States Take the Lead In Making Med Synchronization Easier


adherencePart of the popularity of medication synchronization programs like Simplify My Meds® (SMM) stems from the time patients save by going from making multiple trips to the pharmacy to refill prescriptions to one trip each month.

 

However, the plan sponsor that runs the prescription drug plan first must allow for partial refills required to sync up the refill schedule. So far, 11 states have addressed this barrier that can delay or prevent patients from taking advantage of this adherence-driving program through legislation.

As the State Pain Policy Advocacy Network explains:

  • A partial fill, known as a “short fill,” is often necessary to align the patient’s medications to a single refill date. Many payers do not have payment policies in place to provide coverage for less than a 30-day supply. Thus, patients may be saddled with a full month’s copay for a few days’ supply of medication.
  • Pharmacists who attempt to submit a claim for adjusted quantities often receive a ‘refill too soon’ rejection from payers. In these cases, the payer will deny coverage altogether. This requires the patient to pay out-of-pocket to cover the cost for the amount of medication needed to align the refills.
  • Pharmacists are not always reimbursed by payers for providing medication synchronization services to patients. The process of medication synchronization enhances workflow efficiency and frees the pharmacist from typical dispensing duties. This allows more time for counseling and medication therapy management. The clinical intervention provided by the pharmacist that is necessary to provide effective medication synchronization is a valuable service that should be included in the patient’s healthcare coverage.

Recently an article ran in the Chillicothe Gazette called “Simplify the prescription process“. Written by Ohio State Representative Tim Ginter (R-Salem), the message perfectly encapsulates why Ohioans, and for that matter the nation as a whole, would benefit if his legislative solution became law:

House Bill 116, sponsored by State Representative Tim Brown (R-Bowling Green) and myself, would seek to provide for partial drug prescription refills for the purpose of synchronizing multiple prescriptions for one patient. Patients with diseases requiring multiple prescriptions, such as heart disease, cholesterol, COPD and high blood pressure, would be allowed to permissively participate in a process with their physician and pharmacist to align their medications so that they can be refilled on the same day.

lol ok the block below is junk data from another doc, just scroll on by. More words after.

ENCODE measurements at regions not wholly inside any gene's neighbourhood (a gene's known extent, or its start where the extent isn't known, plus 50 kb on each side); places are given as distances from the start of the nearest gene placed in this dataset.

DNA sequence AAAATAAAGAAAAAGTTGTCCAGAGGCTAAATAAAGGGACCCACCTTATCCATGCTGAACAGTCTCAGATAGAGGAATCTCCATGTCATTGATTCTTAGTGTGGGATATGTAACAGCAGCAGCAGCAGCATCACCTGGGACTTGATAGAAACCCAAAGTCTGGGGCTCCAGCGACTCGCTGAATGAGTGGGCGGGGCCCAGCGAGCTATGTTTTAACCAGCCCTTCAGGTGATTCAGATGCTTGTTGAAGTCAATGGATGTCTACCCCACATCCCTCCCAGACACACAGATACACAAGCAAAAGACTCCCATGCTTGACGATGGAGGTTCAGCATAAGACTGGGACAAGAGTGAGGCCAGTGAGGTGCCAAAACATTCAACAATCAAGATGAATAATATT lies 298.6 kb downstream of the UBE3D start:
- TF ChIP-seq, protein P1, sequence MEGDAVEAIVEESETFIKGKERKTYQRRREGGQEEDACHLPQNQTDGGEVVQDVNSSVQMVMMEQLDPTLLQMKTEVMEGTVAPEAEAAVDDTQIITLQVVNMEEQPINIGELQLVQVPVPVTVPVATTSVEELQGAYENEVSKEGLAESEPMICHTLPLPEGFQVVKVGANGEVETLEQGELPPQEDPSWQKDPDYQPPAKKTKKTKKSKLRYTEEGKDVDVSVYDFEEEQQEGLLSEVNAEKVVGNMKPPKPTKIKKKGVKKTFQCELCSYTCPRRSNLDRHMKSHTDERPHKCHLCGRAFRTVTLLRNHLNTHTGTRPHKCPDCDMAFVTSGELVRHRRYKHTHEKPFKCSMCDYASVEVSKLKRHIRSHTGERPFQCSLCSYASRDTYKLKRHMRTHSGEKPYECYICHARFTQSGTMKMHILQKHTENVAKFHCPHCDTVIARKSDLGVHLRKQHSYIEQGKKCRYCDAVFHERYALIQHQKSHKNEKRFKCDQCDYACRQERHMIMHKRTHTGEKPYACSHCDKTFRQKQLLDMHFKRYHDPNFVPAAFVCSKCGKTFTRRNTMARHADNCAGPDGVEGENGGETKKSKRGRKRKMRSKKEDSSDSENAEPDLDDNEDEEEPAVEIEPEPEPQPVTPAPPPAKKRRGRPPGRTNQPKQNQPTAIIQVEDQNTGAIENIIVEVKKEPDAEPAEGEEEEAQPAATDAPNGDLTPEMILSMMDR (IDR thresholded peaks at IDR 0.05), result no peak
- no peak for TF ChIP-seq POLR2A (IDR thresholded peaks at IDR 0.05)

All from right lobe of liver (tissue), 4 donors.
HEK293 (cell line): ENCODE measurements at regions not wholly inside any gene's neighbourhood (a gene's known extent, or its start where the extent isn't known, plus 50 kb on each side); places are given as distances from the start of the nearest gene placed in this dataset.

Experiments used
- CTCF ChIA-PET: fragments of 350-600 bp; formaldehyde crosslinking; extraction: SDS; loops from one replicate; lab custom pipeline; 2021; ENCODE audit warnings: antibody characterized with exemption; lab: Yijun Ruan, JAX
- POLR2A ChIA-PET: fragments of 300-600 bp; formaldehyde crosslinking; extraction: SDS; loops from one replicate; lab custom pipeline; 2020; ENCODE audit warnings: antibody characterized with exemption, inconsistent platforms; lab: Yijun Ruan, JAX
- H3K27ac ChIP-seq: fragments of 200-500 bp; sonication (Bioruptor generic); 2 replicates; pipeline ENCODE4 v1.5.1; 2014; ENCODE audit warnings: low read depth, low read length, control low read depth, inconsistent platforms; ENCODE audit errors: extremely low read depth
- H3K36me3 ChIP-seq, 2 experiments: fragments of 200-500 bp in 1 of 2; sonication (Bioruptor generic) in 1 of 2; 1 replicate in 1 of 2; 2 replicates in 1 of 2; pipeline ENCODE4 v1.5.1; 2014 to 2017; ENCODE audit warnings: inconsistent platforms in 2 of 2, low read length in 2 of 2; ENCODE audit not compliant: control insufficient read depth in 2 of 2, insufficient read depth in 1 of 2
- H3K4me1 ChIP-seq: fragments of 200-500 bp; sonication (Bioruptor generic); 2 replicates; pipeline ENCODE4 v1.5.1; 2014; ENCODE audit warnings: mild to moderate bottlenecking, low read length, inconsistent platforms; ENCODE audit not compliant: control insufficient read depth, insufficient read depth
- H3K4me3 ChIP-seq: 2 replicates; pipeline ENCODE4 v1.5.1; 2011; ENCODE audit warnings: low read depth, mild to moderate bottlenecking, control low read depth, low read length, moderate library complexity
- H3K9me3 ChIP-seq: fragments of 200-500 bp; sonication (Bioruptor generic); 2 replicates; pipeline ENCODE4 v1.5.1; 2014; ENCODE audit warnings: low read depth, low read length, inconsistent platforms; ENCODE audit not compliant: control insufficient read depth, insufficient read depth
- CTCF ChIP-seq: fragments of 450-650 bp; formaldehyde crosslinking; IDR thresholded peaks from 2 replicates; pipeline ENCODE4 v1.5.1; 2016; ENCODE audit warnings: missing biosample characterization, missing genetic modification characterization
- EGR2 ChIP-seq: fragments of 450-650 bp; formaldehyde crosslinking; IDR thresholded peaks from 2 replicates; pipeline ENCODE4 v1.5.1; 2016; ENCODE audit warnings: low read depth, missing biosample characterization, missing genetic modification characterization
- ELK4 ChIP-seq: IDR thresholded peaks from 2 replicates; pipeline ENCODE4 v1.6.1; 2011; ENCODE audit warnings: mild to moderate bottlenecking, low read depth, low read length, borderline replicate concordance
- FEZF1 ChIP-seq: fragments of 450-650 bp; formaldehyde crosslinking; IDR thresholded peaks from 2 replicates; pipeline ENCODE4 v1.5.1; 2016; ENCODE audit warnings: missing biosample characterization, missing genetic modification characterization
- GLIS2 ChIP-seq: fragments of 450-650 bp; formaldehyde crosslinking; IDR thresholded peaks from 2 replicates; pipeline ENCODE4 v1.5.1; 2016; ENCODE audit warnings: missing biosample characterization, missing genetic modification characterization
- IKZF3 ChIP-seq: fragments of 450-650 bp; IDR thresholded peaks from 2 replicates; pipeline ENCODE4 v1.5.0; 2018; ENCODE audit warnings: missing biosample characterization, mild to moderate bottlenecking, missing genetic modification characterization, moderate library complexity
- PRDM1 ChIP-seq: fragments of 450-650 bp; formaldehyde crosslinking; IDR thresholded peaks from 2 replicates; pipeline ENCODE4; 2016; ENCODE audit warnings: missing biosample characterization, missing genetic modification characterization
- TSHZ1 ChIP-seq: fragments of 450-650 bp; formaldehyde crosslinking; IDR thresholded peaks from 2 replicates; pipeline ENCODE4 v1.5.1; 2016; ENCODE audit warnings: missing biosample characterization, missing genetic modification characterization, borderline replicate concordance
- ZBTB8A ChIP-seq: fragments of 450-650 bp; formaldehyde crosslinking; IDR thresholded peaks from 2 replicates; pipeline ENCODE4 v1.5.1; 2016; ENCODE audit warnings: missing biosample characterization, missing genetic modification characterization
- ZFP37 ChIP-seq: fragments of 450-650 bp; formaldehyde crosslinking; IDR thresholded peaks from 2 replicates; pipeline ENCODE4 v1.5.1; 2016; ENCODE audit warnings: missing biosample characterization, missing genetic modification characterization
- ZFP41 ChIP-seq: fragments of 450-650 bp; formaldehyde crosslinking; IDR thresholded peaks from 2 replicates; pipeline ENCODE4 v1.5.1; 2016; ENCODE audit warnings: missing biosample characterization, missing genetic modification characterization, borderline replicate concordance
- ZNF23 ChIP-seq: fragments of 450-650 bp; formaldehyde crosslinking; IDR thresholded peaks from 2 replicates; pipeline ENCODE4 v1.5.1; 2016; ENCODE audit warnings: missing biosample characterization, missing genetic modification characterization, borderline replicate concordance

“Med sync” simplifies patient and caregiver lives by reducing the amount of visits that a patient needs to make to the pharmacy to get his or her needed medication. It reduces confusion related to filling prescriptions, and minimizes the disruption of treatment due to delayed or missed refills. There are currently 17 other states working on similar legislation. Kentucky’s bill was recently signed into law by the governor.

While Ginter referred to the neighboring state of Kentucky as recently enacting medication synchronization requirements—SB 44 was signed into law by Governor Steve Beshear (D) on March 20—other states have also crossed the legislative finish line this year. For example:

  • Arizona Governor Doug Ducey (R) signed SB 1288 into law on April 1;
  • New Mexico Governor Susana Martinez (R) signed HB 274 into law on April 8;
  • In Maine LD 810 became law without the Governor’s signature on May 6;
  • Washington Governor Jay Inslee (D) signed SB 5441 into law on May 8; and
  • Nevada Governor Brian Sandoval (R) signed SB 250 into law on June 5.

We will monitor when other states pass similar legislation. But regardless, more independent community pharmacies should sign up to offer their patients SMM.

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